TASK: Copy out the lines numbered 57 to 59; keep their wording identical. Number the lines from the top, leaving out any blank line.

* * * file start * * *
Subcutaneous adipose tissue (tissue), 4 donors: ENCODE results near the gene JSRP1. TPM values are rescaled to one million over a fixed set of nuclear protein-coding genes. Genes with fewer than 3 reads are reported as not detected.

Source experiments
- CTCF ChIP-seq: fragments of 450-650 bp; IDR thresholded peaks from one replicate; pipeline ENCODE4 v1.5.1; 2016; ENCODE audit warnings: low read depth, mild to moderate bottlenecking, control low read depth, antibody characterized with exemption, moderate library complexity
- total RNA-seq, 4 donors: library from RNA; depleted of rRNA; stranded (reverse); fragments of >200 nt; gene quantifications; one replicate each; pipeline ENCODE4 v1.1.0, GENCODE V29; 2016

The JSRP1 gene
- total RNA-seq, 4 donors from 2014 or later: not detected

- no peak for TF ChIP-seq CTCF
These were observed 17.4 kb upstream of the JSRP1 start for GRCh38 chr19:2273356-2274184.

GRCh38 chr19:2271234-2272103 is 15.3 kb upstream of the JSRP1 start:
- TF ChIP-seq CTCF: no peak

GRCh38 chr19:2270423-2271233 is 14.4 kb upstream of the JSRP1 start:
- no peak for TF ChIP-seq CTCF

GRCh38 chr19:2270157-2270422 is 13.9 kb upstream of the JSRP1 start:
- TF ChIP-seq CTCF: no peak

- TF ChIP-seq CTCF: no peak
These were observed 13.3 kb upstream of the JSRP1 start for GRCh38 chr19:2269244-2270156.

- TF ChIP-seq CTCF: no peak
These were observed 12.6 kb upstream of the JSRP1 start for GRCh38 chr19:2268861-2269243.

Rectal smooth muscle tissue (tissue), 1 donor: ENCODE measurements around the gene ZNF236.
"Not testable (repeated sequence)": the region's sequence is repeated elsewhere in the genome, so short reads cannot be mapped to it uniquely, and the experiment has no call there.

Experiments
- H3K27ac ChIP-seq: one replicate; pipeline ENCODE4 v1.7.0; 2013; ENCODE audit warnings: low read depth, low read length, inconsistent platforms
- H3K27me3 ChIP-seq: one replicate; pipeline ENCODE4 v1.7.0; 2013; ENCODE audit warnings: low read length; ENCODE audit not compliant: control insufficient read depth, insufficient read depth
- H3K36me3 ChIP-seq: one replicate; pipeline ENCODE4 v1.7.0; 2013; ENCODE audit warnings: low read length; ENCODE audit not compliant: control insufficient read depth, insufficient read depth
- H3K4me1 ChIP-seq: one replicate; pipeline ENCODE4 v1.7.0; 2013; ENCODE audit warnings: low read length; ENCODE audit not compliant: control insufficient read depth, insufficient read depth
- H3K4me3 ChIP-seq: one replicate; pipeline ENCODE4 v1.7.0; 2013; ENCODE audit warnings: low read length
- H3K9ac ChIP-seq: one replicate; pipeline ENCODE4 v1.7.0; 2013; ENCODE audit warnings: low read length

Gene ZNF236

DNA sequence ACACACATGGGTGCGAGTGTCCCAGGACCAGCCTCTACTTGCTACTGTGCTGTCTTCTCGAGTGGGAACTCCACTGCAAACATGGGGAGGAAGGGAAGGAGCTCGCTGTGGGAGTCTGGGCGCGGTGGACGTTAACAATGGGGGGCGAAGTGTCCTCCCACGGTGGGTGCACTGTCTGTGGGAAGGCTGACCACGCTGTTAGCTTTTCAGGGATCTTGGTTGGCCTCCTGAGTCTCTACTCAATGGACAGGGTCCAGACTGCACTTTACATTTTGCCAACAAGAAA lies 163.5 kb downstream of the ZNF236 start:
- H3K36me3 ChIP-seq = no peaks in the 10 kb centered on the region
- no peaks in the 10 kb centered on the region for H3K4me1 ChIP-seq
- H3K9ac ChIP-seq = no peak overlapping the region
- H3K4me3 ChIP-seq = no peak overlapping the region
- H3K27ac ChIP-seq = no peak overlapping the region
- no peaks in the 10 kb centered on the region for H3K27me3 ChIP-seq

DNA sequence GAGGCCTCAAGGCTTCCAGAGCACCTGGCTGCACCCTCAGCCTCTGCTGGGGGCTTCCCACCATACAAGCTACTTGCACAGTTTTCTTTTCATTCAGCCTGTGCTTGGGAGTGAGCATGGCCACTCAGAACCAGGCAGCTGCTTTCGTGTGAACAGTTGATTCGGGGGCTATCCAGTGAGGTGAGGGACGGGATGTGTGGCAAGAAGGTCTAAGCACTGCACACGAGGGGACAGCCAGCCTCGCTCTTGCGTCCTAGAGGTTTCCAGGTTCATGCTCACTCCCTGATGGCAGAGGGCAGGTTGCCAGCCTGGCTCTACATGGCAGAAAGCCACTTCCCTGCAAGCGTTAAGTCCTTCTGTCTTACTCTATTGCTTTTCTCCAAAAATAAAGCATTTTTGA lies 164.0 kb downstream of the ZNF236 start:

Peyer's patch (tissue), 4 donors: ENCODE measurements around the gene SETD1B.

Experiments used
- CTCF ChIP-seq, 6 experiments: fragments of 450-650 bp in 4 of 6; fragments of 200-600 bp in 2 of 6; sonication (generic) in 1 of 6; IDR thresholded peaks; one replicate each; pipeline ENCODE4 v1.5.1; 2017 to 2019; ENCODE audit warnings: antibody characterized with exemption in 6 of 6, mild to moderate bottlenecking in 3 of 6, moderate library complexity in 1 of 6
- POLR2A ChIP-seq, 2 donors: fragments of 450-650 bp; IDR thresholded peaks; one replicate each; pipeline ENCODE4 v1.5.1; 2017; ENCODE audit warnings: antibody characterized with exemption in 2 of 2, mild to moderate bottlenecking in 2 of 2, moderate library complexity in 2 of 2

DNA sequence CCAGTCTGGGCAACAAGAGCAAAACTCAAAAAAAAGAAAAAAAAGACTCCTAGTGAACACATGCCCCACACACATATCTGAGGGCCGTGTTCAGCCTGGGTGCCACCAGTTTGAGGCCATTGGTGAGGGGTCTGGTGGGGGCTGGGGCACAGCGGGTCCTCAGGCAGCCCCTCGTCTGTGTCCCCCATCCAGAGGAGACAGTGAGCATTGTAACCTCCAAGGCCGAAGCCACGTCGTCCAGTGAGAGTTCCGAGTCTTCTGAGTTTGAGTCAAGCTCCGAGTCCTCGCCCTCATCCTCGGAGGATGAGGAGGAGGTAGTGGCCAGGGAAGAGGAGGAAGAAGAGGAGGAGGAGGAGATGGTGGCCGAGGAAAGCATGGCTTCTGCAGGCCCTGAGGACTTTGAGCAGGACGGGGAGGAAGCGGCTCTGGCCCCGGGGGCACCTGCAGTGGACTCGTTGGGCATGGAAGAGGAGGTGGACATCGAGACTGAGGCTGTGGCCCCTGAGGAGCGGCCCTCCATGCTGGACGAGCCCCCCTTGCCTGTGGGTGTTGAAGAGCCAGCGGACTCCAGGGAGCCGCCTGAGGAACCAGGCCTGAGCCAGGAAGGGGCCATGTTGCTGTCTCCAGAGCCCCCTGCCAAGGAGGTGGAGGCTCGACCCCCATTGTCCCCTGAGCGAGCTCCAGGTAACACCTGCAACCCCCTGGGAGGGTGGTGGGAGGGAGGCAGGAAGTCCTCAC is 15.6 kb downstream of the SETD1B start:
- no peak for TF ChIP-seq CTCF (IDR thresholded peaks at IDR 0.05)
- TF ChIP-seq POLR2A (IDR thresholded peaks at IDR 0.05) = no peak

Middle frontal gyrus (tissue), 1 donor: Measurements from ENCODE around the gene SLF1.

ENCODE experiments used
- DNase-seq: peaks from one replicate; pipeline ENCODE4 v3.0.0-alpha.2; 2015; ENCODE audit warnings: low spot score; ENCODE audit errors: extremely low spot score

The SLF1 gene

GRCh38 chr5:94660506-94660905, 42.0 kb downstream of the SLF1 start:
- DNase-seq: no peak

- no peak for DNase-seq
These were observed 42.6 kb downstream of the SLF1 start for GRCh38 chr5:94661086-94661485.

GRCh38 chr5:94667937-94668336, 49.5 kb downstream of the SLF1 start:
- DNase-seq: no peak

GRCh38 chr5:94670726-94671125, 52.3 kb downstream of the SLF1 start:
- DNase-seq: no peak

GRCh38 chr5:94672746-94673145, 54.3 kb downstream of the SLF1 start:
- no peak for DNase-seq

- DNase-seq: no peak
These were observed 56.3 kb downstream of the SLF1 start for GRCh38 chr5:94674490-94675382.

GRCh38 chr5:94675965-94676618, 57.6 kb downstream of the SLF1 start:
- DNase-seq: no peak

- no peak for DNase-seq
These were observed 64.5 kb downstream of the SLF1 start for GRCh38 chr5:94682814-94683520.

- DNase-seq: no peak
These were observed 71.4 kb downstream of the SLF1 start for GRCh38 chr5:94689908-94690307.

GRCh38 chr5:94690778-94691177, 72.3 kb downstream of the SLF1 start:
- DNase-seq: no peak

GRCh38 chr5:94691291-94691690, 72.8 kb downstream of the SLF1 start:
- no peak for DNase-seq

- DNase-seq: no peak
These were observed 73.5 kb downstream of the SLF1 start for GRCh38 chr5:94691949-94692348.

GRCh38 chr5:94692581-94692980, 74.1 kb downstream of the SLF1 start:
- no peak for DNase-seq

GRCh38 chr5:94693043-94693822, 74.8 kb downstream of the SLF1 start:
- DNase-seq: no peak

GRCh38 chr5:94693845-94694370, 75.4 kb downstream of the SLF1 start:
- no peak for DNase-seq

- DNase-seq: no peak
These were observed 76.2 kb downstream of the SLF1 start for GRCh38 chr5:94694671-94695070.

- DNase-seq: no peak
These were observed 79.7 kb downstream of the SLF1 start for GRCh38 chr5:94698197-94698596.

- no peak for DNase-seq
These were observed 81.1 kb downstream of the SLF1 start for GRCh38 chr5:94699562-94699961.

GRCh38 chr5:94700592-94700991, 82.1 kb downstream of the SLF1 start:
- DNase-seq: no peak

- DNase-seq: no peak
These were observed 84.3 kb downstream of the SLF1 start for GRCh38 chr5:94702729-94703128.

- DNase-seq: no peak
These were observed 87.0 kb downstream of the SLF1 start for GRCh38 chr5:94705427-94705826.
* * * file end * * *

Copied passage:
- no peak for DNase-seq

- DNase-seq: no peak
These were observed 56.3 kb downstream of the SLF1 start for GRCh38 chr5:94674490-94675382.